J.R. Reed insisted he hasn’t been dreaming about the Florida offense and the challenge it presents.
But given the depth and talent all over the field for the Gators, it would be perfectly understandable if the senior safety had a few sleepless nights.
“I don’t know how to better say it than to say that (Florida head coach Dan Mullen) has a complete offensive package right now with what he has,” head coach Kirby Smart said.
Indeed, the stats reveal that the Gators, who have struggled offensively at times in recent years, have weapons at every position across the offense.
At running back, the duo of Lamical Perine and Dameon Pierce shoulder the load. The pair has combined for 708 yards and seven touchdowns over Florida’s eight games. Dual-threat backup quarterback Emory Jones has chipped in another 116 yards on the ground.
Smart said a physical and bruising ground game has been a hallmark of Mullen’s offenses dating back to his days at Mississippi State. No matter how the game is going, the Florida head man makes sure to honor his commitment to the run.
But the true strength of this offense lies in its playmakers on the perimeter.
The Gators have an extremely talented corps of wideouts, and there’s plenty of them — seven receivers and tight ends have hauled in double digit receptions. This doesn’t even factor in the explosive Kadarius Toney, who will likely play against Georgia after missing all but two games this season with injury.
“Fortunate for us they can’t have but three or four of them on the field, but they put them in locations, they move them around,” Smart said. “(Mullen) does a good job creating matchup issues across the field. At the end of the day you have to cover people and play them, you can’t trick them.”
More receivers means more substitutions for Florida, meaning the Gators can rotate on the outside without much of a talent dropoff.
Georgia cornerback Eric Stokes said the team has to embrace that challenge in the leadup to the game. Personally, he said he’s doing extra running in order to ensure his conditioning is in good shape.
Perhaps the biggest matchup nightmare of all is 6-foot-6, 239 pound tight end Kyle Pitts. The sophomore leads the Gators with 35 receptions and 391 yards, and he’s tied for the team lead with four touchdowns.
Smart said Georgia went after Pitts hard in recruiting before he eventually chose Florida. Now, the player Smart referred to as “50 percent wideout, 50 percent tight end” poses a big problem literally and figuratively for the Bulldog defenders.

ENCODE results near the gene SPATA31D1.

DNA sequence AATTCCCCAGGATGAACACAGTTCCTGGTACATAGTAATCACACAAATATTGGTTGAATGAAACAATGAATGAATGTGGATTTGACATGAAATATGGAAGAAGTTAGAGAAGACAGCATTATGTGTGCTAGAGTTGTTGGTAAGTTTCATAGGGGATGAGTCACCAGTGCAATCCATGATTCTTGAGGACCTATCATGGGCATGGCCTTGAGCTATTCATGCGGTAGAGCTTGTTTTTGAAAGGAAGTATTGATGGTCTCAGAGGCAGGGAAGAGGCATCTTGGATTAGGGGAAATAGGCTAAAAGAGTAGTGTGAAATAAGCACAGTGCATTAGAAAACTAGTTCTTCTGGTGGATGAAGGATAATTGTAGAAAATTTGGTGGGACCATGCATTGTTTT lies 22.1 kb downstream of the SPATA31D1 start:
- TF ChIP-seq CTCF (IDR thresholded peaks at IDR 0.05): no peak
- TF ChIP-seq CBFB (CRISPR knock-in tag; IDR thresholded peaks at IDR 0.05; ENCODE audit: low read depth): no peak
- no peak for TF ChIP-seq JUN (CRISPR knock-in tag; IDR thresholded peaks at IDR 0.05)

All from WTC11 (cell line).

“I think he has the most targets probably in the whole nation for a tight end,” linebacker Monty Rice said. “In order for them to win, they’ll have to get him the ball. He’s able to make plays. We’re just going to have to play our coverages and do what we’re supposed to do.”
All these weapons are meaningless without a distributor to get them the ball. Luckily for Florida, it has just that in quarterback Kyle Trask.
The redshirt junior entered against Kentucky with the Gators trailing 21-10 and led a second-half rally for the win. During the course of the season, Trask has completed over 67% of his passes for 1,391 yards and 14 touchdowns to just four interceptions.
“He brings value to the rest of their team because of his ability to throw the ball,” Smart said. “He makes them harder to defend because all of their weapons are — their best, best players, their weapons are perimeter players. And you look at what he’s done, he makes you defend all 53 yards.”
As the low interception totals suggest, one of Trask’s best qualities is his ability to take care of the football. As Rice put it, “he doesn’t make a lot of boneheaded mistakes” and puts the ball where his receivers have a chance to make a play.
“Him being at quarterback made that team better this year,” Rice said.
Trask is also a weapon in the ground game, as he adds the dimension of being able to run the ball in short-yardage and goal line situations when the defense has its attention focused elsewhere.
With this plethora of dangerous players on offense, Florida presents the strongest challenge the Georgia defense has faced to date. Every level of the defense will need to perform if the Bulldogs expect to leave Jacksonville with a win.
“Everything is going to be important because you have to say the front is important to affect the quarterback,” Smart said. “The front’s got to control the run game. You have to be able to pressure the quarterback and affect him, but every time you do that you’ve got to be able to cover on the back.”
But with this challenge comes opportunity.
The Bulldogs have a chance to prove that they are truly one of the nation’s elite defenses against one of college football’s deepest and most talented offenses. Reed may not have been dreaming about the Gators specifically, but he and the rest of the defense have been anticipating this chance.
“You’re going to find out how good the defense is,” Reed said. “We’re going to be tested. These are the games you dream about, playing against teams like this. This is why you come to the SEC, to face teams like this.”